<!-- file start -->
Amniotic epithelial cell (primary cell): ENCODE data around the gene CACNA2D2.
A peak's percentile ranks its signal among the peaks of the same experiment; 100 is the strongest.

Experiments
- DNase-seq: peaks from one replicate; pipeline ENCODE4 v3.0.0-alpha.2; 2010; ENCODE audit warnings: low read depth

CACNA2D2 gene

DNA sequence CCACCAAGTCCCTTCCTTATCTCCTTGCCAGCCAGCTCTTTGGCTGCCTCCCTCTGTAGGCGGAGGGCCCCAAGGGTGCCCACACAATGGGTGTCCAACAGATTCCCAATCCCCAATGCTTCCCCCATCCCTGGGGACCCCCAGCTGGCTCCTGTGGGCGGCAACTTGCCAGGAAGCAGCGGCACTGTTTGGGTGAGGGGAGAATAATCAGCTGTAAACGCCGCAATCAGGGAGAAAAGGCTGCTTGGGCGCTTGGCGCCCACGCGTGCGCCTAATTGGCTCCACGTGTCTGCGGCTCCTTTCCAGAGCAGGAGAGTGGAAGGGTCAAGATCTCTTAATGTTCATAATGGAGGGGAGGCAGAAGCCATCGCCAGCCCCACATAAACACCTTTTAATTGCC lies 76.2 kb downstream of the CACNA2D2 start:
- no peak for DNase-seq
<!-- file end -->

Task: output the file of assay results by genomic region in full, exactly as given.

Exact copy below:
Amniotic epithelial cell (primary cell): ENCODE data around the gene CACNA2D2.
A peak's percentile ranks its signal among the peaks of the same experiment; 100 is the strongest.

Experiments
- DNase-seq: peaks from one replicate; pipeline ENCODE4 v3.0.0-alpha.2; 2010; ENCODE audit warnings: low read depth

CACNA2D2 gene

DNA sequence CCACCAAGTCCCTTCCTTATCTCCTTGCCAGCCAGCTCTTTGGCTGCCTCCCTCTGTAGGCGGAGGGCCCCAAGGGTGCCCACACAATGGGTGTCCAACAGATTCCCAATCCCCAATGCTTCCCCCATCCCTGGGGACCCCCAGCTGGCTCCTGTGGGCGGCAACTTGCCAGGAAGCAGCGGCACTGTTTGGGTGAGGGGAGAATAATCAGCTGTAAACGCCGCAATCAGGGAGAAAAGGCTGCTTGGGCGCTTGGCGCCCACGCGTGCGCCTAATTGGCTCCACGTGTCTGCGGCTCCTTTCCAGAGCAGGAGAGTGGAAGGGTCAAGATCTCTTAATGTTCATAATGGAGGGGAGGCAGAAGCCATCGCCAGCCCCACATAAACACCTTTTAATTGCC lies 76.2 kb downstream of the CACNA2D2 start:
- no peak for DNase-seq